So you've just bought your new house. What are you going to put in it? For those with a trendy taste in furniture Mimo is a must. Owned by erman couple Michael Haberbosch and Monika arry (hence the name) Mimo sells everything for the modern Home, with 2 premises, the first on McCurtain Street and its second recently opened located close by on Patrick's Quay.

MiMo currently supplies German, Danish, Italian and French designs in stainless steel, maple, birch, beech and cherry and plastic. Contempory designs such as Philippe Stark chairs, mono garlic crushers, projection image locks and Italian sofa beds are available.

A good investment is the Bauhaus lamp according to Michael. First produced in the 1930's the lamp was first rejected because of its modern futuristic appearance. Visible wiring in the glass cylindrical stand and the 3/4's spherical shape of the glass lampshade shocked people. A classic, the Bauhaus lamp is still regarded as modern in Bauhaus Lamp design 70 years on. "It's a collector's item," says Michael. Production is limited and a production number and the Bauhaus seal is inscribed underneath. The cost? 395, " but you will always get your money back if you sell," says Michael.

"Every rug tells a story," says Brendan Holland co-director of Wood Floors And Rugs. "Cats eye, hooks or diamond symbols all have a particular meaning to them, " he says.

Partner Dominique Tregaro recommends two rugs. The first is the hihi Tabriz. Located in the Caucasus Mountains, the city of Tabriz is famous for its wide range of rug designs. The Mahi Tabriz design is woven in muted shades of wool and has a central medallion surrounded by a larger medallion extending to the four sides of the carpet. Fine detail is picked out in silk. Tabriz pieces are of very high quality and strong construction.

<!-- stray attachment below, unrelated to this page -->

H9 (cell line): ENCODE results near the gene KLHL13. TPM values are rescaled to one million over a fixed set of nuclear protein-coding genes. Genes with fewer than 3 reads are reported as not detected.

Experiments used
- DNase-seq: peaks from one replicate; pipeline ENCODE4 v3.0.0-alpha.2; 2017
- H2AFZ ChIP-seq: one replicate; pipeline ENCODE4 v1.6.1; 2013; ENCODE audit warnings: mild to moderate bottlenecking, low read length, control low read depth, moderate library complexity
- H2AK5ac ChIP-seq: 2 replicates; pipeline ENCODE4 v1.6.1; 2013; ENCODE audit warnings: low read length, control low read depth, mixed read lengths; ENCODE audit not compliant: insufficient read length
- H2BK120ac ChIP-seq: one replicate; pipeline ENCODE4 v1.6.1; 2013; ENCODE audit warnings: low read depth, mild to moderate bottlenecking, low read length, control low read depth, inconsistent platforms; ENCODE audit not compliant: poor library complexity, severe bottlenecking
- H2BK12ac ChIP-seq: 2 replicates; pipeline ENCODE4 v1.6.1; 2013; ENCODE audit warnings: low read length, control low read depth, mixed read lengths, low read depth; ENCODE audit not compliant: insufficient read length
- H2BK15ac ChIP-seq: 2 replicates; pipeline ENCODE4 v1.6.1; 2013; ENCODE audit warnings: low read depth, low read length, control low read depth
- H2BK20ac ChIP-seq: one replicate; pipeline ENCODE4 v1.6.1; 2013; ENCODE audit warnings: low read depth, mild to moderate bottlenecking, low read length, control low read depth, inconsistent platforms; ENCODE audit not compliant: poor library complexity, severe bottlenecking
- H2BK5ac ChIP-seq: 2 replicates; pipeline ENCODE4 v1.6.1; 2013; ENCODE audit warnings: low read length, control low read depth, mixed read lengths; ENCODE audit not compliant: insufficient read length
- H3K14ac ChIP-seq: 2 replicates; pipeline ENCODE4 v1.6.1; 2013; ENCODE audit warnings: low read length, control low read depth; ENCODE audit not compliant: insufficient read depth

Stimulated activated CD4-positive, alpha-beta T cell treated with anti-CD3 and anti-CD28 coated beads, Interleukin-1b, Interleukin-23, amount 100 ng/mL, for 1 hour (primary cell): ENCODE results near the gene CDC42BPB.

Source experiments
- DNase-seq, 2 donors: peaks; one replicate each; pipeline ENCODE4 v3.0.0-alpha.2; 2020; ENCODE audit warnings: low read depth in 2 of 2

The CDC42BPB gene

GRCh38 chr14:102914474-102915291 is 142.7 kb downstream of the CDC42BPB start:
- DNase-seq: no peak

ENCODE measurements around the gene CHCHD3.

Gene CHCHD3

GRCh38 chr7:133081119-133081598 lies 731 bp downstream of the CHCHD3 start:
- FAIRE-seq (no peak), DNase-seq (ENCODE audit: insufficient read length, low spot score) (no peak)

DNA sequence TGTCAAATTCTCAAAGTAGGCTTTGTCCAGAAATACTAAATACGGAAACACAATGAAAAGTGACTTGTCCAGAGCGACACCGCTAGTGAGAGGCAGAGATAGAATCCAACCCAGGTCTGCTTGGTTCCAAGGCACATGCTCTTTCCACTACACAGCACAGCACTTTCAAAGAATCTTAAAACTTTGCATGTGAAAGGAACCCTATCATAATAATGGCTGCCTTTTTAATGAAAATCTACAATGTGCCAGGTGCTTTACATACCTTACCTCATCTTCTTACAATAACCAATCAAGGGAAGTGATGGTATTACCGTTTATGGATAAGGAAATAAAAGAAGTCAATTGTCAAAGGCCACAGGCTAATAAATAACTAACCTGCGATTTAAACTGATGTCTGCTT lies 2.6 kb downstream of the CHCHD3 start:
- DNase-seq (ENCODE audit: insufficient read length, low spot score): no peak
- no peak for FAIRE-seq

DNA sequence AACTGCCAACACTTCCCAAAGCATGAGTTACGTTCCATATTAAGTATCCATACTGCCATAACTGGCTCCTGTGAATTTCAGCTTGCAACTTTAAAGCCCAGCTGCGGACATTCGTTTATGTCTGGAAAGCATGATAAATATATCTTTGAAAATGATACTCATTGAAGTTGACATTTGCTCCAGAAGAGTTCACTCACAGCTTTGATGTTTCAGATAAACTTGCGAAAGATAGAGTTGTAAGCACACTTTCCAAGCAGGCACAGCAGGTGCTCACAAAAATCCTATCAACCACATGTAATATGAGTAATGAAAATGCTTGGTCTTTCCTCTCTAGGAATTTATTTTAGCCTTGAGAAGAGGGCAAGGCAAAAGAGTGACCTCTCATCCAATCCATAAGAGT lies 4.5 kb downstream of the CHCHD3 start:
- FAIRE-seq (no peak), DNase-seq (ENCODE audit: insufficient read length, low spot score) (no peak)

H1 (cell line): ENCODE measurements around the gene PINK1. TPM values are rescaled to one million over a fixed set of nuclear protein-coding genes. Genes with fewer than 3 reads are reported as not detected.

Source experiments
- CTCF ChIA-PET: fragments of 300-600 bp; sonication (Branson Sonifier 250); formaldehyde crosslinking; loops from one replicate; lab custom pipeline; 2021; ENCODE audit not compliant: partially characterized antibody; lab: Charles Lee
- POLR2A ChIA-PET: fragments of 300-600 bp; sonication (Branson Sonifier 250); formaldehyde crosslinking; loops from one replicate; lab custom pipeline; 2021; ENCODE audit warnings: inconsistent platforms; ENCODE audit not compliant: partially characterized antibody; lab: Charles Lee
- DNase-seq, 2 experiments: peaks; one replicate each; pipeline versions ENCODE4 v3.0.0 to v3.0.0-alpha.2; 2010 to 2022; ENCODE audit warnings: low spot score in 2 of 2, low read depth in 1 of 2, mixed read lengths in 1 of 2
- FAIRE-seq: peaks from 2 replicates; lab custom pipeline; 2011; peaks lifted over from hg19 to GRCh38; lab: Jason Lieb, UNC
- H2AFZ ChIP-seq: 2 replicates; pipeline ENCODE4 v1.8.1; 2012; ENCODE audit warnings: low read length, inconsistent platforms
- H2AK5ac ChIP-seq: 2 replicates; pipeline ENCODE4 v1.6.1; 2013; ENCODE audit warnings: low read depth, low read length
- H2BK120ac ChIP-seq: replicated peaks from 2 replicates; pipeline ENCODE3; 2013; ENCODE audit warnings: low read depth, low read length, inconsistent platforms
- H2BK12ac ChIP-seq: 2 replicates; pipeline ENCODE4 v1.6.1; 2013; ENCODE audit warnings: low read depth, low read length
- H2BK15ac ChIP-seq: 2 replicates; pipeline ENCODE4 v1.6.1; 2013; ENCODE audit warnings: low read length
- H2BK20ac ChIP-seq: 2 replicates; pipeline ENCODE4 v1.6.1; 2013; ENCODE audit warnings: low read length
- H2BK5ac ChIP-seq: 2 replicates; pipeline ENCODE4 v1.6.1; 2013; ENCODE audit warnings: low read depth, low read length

The second, the Yalameh rug is made in Western Persia. Flamboyant in style the rug is in bright colours with light reds, medium blues and leafy greens. A diamond medallion adorned with latch-hooks is usually present though some can be in other geometric designs. Woven by the Yalameh tribe, the pieces are of all wool construction but have a superb "silky" yarn for the pile.

"Floors are installed to correct timber widths to suit the period of the house," says Brendan.

"Some floors are bleached for a more modern effect others treated for colour distortions to give a more aged effect," he explains.

In Cork's City centre Caseys offers a wide range of quality furniture and services. Recently extended, their selection encompasses American, French, Italian and Swedish styles to mention but a few. Quality Irish lines are also available. "The first piece of advice we give people is to furnish room by room," says David Casey, grandson to Mr. John Casey who first opened the premises in 1921. "A cheap bed is an expensive bed," says David Casey. "Customers know if they buy better quality they get better value," he says. "Consumers are more aware of what's out there now and are more fashion orientated," says Mr. Casey.

For upholstered furniture Mr. Casey recommends Heritage House, established in Ireland 15 years ago. Solid beech wood frames are screwed, glued and doweled giving quality durability for everyday wear. Materials selected are hard wearing; the filling used retains its shape and the fabric washable. Designs can be dressy or simple and sofas can be put on castors or gliders. "Dramatic colour schemes in a plain base colour and scatter cushions are a popular option," says Mr. Casey.